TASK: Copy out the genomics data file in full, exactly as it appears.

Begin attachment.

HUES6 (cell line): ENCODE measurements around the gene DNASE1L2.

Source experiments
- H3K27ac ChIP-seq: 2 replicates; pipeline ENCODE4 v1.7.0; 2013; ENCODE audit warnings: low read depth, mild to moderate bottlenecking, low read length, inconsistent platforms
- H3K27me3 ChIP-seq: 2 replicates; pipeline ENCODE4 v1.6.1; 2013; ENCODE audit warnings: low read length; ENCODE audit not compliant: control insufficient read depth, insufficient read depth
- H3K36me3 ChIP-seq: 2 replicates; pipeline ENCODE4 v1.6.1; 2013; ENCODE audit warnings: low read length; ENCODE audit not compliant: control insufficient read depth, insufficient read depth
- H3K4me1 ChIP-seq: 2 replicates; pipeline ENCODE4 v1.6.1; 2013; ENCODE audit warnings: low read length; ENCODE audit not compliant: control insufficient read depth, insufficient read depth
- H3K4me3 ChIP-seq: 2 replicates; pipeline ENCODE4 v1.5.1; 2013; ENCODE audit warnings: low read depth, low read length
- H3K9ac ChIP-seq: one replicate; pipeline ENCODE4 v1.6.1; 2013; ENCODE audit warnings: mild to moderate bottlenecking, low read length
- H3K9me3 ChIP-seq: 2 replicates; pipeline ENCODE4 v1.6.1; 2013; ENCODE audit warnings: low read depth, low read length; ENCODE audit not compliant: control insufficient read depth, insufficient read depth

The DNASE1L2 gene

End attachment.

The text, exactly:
HUES6 (cell line): ENCODE measurements around the gene DNASE1L2.

Source experiments
- H3K27ac ChIP-seq: 2 replicates; pipeline ENCODE4 v1.7.0; 2013; ENCODE audit warnings: low read depth, mild to moderate bottlenecking, low read length, inconsistent platforms
- H3K27me3 ChIP-seq: 2 replicates; pipeline ENCODE4 v1.6.1; 2013; ENCODE audit warnings: low read length; ENCODE audit not compliant: control insufficient read depth, insufficient read depth
- H3K36me3 ChIP-seq: 2 replicates; pipeline ENCODE4 v1.6.1; 2013; ENCODE audit warnings: low read length; ENCODE audit not compliant: control insufficient read depth, insufficient read depth
- H3K4me1 ChIP-seq: 2 replicates; pipeline ENCODE4 v1.6.1; 2013; ENCODE audit warnings: low read length; ENCODE audit not compliant: control insufficient read depth, insufficient read depth
- H3K4me3 ChIP-seq: 2 replicates; pipeline ENCODE4 v1.5.1; 2013; ENCODE audit warnings: low read depth, low read length
- H3K9ac ChIP-seq: one replicate; pipeline ENCODE4 v1.6.1; 2013; ENCODE audit warnings: mild to moderate bottlenecking, low read length
- H3K9me3 ChIP-seq: 2 replicates; pipeline ENCODE4 v1.6.1; 2013; ENCODE audit warnings: low read depth, low read length; ENCODE audit not compliant: control insufficient read depth, insufficient read depth

The DNASE1L2 gene